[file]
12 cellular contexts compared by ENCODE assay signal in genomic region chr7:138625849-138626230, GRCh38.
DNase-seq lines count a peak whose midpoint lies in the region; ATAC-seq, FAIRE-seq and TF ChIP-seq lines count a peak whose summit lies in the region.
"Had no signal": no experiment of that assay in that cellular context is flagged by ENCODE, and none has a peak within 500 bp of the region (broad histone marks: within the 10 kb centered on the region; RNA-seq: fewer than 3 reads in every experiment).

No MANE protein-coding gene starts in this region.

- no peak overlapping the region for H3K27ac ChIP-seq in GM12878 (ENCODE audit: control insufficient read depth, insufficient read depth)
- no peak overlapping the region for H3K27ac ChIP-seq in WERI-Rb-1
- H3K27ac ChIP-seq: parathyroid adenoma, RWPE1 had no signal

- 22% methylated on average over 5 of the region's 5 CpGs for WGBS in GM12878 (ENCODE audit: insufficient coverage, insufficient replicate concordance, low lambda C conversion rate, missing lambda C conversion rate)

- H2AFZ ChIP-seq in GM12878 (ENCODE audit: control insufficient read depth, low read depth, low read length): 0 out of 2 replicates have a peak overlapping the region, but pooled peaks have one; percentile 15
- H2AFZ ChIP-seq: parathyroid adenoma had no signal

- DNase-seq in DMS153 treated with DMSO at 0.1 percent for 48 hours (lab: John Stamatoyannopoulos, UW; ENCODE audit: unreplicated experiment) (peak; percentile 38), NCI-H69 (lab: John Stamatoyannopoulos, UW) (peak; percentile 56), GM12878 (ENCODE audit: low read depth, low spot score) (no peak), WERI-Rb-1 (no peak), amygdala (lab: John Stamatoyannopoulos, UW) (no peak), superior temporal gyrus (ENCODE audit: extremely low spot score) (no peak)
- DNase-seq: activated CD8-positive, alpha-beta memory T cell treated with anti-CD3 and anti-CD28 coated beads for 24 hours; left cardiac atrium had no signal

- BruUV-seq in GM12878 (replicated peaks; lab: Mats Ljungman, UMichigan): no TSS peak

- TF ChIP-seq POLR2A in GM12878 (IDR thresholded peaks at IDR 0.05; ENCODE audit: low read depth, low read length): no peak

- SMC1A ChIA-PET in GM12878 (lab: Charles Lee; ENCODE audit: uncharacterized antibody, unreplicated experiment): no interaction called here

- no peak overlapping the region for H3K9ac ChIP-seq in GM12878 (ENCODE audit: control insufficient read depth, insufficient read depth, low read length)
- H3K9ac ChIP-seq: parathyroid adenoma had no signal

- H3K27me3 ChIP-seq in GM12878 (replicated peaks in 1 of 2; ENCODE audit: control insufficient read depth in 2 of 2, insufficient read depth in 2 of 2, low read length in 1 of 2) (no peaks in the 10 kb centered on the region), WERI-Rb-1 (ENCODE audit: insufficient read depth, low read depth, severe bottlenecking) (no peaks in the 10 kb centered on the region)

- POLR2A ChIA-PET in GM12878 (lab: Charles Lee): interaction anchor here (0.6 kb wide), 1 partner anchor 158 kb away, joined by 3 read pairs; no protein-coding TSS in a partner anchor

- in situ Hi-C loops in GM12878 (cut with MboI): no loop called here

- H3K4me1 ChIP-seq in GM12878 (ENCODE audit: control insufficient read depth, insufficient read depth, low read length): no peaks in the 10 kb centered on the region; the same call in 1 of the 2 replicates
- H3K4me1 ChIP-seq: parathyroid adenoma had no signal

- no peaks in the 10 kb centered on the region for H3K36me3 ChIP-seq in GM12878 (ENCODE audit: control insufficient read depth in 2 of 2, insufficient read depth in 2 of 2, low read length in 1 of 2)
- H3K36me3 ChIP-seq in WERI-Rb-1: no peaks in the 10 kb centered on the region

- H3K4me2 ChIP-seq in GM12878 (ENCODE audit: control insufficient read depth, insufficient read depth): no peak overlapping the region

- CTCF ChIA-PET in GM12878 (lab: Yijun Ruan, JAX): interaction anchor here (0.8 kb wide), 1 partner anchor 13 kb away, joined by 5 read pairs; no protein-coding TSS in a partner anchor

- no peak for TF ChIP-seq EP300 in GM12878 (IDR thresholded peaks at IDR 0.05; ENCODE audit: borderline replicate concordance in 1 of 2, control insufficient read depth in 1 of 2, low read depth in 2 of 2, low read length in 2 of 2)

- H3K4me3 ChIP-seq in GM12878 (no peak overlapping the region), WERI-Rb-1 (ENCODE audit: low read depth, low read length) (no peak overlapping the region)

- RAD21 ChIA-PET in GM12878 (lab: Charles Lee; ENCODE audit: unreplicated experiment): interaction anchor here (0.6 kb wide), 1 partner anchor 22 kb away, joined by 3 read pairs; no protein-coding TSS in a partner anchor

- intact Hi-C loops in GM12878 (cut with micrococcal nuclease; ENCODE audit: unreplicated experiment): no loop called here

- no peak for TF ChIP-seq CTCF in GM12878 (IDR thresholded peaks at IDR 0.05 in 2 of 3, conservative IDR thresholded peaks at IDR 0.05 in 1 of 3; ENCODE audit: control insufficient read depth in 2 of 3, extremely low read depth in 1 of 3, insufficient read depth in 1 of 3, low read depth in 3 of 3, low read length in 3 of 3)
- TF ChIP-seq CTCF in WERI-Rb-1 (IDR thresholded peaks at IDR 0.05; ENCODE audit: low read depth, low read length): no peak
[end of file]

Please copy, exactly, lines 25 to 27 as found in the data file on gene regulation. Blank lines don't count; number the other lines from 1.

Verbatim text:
- H3K4me2 ChIP-seq in GM12878 (ENCODE audit: control insufficient read depth, insufficient read depth): no peak overlapping the region

- CTCF ChIA-PET in GM12878 (lab: Yijun Ruan, JAX): interaction anchor here (0.8 kb wide), 1 partner anchor 13 kb away, joined by 5 read pairs; no protein-coding TSS in a partner anchor

- no peak for TF ChIP-seq EP300 in GM12878 (IDR thresholded peaks at IDR 0.05; ENCODE audit: borderline replicate concordance in 1 of 2, control insufficient read depth in 1 of 2, low read depth in 2 of 2, low read length in 2 of 2)